Danube Watch 3/2018 - The (dis)balance of sediments in the Danube River Basin

The (dis)balance of sediments in the Danube River Basin

A  s a lifeline for both people and nature, the Danube River has to meet a wide range of needs: it provides drinking water, is a trans-European navigational corridor, serves tourism and local recreation, provides energy and ecosystem services and is essential for the natural environment. In order to make better use of this essential lifeline, the Danube and its tributaries have been gradually altered over the years to enhance flood control, navigation and, more recently, hydropower. Point and diffuse pollution, increased agricultural use and forestry development are intensifying the aforementioned impacts. According to the ICPDR, when compared to the 19th century, less than 19% of the Danube River Basin’s former flood plains remain. The rich and unique biodiversity and river habitats along the Danube are at risk.

As a result of numerous interventions, the sediment regime of the Danube has changed drastically over the last century. The consequences of these interventions on the river and the sediment regime are currently being investigated by the EU-funded project DanubeSediment. The project will receive the first sediment budget for the entire Danube River and will improve our understanding of the process and close knowledge gaps (for more information about the project see the article “Transnational Cooperation for Sediment Management in the Danube River” in this issue of Danube Watch). Only with the help of this Danube-wide sediment analysis, can we propose measures and make recommendations to improve sediment management.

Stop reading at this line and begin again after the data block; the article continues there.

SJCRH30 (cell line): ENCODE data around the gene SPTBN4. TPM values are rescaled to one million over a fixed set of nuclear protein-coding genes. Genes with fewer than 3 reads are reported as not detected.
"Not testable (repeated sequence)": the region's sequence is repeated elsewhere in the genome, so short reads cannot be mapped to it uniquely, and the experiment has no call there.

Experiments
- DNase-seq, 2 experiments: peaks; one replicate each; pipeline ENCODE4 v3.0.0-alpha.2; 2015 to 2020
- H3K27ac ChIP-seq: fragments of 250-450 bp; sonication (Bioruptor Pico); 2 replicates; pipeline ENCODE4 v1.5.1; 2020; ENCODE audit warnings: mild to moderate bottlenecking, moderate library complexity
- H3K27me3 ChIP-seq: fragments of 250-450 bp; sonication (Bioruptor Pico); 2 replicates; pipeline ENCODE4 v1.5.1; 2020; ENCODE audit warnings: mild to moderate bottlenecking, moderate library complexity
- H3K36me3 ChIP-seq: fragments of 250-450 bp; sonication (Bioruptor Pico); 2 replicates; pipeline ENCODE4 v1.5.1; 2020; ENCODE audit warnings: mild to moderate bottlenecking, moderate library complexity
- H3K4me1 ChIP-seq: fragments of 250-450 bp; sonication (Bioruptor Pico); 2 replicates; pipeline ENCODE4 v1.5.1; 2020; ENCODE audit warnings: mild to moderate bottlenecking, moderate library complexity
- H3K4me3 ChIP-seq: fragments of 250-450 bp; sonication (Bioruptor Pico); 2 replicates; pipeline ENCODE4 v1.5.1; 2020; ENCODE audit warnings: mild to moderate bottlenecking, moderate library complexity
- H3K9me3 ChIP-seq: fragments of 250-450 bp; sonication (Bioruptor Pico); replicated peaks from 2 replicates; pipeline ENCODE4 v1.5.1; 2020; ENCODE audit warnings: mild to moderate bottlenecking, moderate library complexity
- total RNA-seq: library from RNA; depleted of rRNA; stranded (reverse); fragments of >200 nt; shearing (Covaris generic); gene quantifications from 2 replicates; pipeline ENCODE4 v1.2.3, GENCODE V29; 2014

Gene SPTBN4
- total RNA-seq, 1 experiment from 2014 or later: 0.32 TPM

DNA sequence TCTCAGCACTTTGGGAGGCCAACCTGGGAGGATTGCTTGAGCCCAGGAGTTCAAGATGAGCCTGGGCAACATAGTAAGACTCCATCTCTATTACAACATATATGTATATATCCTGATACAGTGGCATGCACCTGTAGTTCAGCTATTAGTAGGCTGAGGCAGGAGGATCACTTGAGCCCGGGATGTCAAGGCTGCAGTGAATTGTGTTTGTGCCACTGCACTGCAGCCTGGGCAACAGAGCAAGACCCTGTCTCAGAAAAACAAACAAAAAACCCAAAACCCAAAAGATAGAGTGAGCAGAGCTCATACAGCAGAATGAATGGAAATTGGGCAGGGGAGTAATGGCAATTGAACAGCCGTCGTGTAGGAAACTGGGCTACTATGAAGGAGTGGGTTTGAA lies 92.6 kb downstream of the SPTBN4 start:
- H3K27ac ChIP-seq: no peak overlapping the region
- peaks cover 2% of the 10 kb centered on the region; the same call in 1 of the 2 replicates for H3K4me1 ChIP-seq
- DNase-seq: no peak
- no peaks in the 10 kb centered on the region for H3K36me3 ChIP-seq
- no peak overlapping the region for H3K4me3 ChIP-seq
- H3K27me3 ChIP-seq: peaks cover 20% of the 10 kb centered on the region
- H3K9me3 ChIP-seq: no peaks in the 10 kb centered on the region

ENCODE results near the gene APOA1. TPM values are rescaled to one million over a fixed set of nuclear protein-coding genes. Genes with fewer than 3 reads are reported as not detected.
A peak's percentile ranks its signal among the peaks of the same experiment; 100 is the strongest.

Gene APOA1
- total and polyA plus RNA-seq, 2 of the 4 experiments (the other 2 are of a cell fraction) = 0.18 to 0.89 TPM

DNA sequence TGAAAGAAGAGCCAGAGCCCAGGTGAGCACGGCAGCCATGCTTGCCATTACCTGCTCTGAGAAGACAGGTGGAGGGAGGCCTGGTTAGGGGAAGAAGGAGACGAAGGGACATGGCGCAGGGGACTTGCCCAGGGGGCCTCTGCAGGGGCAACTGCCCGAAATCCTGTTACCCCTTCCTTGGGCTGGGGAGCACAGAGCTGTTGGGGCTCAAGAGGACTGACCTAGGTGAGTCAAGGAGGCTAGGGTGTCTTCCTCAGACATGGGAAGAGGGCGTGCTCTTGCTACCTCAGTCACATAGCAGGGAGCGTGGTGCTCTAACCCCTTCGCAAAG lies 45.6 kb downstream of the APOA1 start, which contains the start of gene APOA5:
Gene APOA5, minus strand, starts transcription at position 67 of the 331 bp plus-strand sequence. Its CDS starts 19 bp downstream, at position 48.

Sándor Baranya, Associate Professor at the BME Budapest, coordinates data collection and monitoring in the DanubeSediment project and says: “Our project will deliver the first comparison of historical and current sediment transport data along the whole Danube River.” A graph has been prepared, based on the monitoring data provided by the project partners, showing the development of suspended sediments along the Danube River (Figure 1). The results clearly show the effects of interventions from the Upper Danube through to the Danube Delta. Today, the Danube transports less than half of the historic amount of about 60 million tons of suspended sediments into the Black Sea. These sediments are primarily trapped in the reservoirs of the hydropower plants where sedimentation occurs due to reduced flow velocities, shear stress and transport capacities. During major flood events, these fine sediments can be remobilised, for example in the reservoirs of the Upper Danube, leading to siltation and thus an increase in damage to the flooded areas in the event of inundation.